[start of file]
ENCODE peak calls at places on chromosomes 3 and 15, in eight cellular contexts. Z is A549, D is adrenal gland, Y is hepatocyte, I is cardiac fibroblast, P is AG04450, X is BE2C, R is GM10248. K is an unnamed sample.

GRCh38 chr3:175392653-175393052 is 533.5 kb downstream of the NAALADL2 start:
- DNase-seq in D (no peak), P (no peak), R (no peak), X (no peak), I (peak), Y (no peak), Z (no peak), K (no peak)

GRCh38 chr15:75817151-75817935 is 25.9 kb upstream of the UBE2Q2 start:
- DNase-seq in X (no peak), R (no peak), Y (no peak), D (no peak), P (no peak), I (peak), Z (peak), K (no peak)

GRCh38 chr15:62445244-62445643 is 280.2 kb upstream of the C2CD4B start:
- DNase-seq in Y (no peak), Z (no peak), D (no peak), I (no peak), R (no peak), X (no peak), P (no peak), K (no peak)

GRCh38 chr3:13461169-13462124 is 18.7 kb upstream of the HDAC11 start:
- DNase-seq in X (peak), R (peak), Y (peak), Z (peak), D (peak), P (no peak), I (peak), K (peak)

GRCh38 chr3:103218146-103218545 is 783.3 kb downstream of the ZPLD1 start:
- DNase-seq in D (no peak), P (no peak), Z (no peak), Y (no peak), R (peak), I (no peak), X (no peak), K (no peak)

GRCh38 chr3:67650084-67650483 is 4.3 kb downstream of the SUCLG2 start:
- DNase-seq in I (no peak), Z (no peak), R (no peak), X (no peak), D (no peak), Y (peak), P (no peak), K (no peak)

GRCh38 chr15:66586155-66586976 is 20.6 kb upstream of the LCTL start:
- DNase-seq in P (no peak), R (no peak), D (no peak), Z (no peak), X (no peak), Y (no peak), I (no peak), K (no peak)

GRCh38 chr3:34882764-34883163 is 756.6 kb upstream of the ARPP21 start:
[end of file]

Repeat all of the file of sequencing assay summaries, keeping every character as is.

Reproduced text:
ENCODE peak calls at places on chromosomes 3 and 15, in eight cellular contexts. Z is A549, D is adrenal gland, Y is hepatocyte, I is cardiac fibroblast, P is AG04450, X is BE2C, R is GM10248. K is an unnamed sample.

GRCh38 chr3:175392653-175393052 is 533.5 kb downstream of the NAALADL2 start:
- DNase-seq in D (no peak), P (no peak), R (no peak), X (no peak), I (peak), Y (no peak), Z (no peak), K (no peak)

GRCh38 chr15:75817151-75817935 is 25.9 kb upstream of the UBE2Q2 start:
- DNase-seq in X (no peak), R (no peak), Y (no peak), D (no peak), P (no peak), I (peak), Z (peak), K (no peak)

GRCh38 chr15:62445244-62445643 is 280.2 kb upstream of the C2CD4B start:
- DNase-seq in Y (no peak), Z (no peak), D (no peak), I (no peak), R (no peak), X (no peak), P (no peak), K (no peak)

GRCh38 chr3:13461169-13462124 is 18.7 kb upstream of the HDAC11 start:
- DNase-seq in X (peak), R (peak), Y (peak), Z (peak), D (peak), P (no peak), I (peak), K (peak)

GRCh38 chr3:103218146-103218545 is 783.3 kb downstream of the ZPLD1 start:
- DNase-seq in D (no peak), P (no peak), Z (no peak), Y (no peak), R (peak), I (no peak), X (no peak), K (no peak)

GRCh38 chr3:67650084-67650483 is 4.3 kb downstream of the SUCLG2 start:
- DNase-seq in I (no peak), Z (no peak), R (no peak), X (no peak), D (no peak), Y (peak), P (no peak), K (no peak)

GRCh38 chr15:66586155-66586976 is 20.6 kb upstream of the LCTL start:
- DNase-seq in P (no peak), R (no peak), D (no peak), Z (no peak), X (no peak), Y (no peak), I (no peak), K (no peak)

GRCh38 chr3:34882764-34883163 is 756.6 kb upstream of the ARPP21 start: